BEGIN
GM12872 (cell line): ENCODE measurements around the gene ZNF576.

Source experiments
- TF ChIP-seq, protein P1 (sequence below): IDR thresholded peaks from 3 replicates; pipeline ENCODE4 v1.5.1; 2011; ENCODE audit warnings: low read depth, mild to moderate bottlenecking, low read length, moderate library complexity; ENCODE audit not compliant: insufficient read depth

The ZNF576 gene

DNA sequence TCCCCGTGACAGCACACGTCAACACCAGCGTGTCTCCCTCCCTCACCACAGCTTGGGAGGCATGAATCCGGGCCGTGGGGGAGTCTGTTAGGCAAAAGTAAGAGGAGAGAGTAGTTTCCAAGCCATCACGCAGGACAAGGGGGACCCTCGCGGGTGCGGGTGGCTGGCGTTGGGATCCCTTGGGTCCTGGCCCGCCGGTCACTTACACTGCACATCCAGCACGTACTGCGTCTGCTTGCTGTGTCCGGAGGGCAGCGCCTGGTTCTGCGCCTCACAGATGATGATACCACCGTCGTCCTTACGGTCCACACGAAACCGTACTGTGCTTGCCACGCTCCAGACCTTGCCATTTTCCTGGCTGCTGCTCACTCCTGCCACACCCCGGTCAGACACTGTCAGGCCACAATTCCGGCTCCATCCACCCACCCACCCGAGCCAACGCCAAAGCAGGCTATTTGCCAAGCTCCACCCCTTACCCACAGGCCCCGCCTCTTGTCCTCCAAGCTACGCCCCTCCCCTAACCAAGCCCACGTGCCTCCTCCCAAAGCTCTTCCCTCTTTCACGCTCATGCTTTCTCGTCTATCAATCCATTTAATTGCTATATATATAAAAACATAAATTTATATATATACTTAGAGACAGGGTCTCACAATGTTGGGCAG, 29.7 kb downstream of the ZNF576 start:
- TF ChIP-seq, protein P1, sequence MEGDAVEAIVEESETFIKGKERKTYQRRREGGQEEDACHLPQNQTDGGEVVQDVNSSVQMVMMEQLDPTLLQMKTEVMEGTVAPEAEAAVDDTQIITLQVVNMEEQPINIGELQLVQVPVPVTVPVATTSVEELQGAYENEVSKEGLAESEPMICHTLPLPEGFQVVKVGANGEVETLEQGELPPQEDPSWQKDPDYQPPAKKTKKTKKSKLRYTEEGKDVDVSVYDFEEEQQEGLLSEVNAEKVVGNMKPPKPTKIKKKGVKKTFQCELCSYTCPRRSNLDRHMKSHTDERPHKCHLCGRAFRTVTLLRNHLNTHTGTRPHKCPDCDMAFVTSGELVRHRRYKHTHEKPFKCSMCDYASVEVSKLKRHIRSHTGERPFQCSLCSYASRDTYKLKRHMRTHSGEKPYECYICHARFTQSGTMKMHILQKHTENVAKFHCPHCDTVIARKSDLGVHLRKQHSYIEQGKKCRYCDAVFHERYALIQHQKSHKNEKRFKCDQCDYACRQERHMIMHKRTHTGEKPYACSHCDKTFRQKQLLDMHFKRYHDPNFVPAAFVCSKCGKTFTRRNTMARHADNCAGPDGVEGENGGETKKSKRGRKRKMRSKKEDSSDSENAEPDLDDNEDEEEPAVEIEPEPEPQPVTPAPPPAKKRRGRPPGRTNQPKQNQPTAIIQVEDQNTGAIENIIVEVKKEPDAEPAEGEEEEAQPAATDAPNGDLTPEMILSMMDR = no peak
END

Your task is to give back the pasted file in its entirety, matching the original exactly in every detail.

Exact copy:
GM12872 (cell line): ENCODE measurements around the gene ZNF576.

Source experiments
- TF ChIP-seq, protein P1 (sequence below): IDR thresholded peaks from 3 replicates; pipeline ENCODE4 v1.5.1; 2011; ENCODE audit warnings: low read depth, mild to moderate bottlenecking, low read length, moderate library complexity; ENCODE audit not compliant: insufficient read depth

The ZNF576 gene

DNA sequence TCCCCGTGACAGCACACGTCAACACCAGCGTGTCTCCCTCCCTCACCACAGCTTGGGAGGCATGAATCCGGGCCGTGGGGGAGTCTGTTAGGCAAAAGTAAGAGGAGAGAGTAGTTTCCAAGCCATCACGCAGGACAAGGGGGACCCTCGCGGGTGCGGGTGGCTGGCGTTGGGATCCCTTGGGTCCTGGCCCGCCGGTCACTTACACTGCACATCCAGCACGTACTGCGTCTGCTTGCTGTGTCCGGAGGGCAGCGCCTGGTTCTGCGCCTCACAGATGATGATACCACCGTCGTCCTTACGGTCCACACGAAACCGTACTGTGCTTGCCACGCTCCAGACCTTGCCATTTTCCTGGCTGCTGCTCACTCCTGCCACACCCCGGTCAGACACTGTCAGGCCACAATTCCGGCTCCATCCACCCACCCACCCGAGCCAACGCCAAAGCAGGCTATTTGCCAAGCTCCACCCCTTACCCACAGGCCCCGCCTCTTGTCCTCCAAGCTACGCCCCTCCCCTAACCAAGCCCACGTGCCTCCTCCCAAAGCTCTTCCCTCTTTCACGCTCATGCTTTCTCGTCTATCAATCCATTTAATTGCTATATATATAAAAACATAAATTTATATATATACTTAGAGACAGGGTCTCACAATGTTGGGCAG, 29.7 kb downstream of the ZNF576 start:
- TF ChIP-seq, protein P1, sequence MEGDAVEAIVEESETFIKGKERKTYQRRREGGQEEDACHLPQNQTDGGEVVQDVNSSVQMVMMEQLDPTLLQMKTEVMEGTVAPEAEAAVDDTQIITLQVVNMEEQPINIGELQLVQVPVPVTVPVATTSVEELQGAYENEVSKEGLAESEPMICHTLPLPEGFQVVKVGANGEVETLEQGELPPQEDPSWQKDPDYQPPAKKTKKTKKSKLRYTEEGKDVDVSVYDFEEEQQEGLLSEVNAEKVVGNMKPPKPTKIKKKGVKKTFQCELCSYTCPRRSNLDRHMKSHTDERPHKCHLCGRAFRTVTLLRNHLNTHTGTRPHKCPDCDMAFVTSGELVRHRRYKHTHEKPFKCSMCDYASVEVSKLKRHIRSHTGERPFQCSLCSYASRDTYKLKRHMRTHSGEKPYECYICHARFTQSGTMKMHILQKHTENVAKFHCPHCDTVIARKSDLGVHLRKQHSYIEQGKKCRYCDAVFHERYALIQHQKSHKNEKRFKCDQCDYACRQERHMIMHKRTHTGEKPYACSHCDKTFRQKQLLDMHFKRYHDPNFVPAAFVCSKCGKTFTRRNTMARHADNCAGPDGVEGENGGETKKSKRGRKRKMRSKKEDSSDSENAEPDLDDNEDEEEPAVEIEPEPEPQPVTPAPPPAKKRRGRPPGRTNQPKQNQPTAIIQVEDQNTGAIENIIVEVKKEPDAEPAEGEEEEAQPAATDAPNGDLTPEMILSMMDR = no peak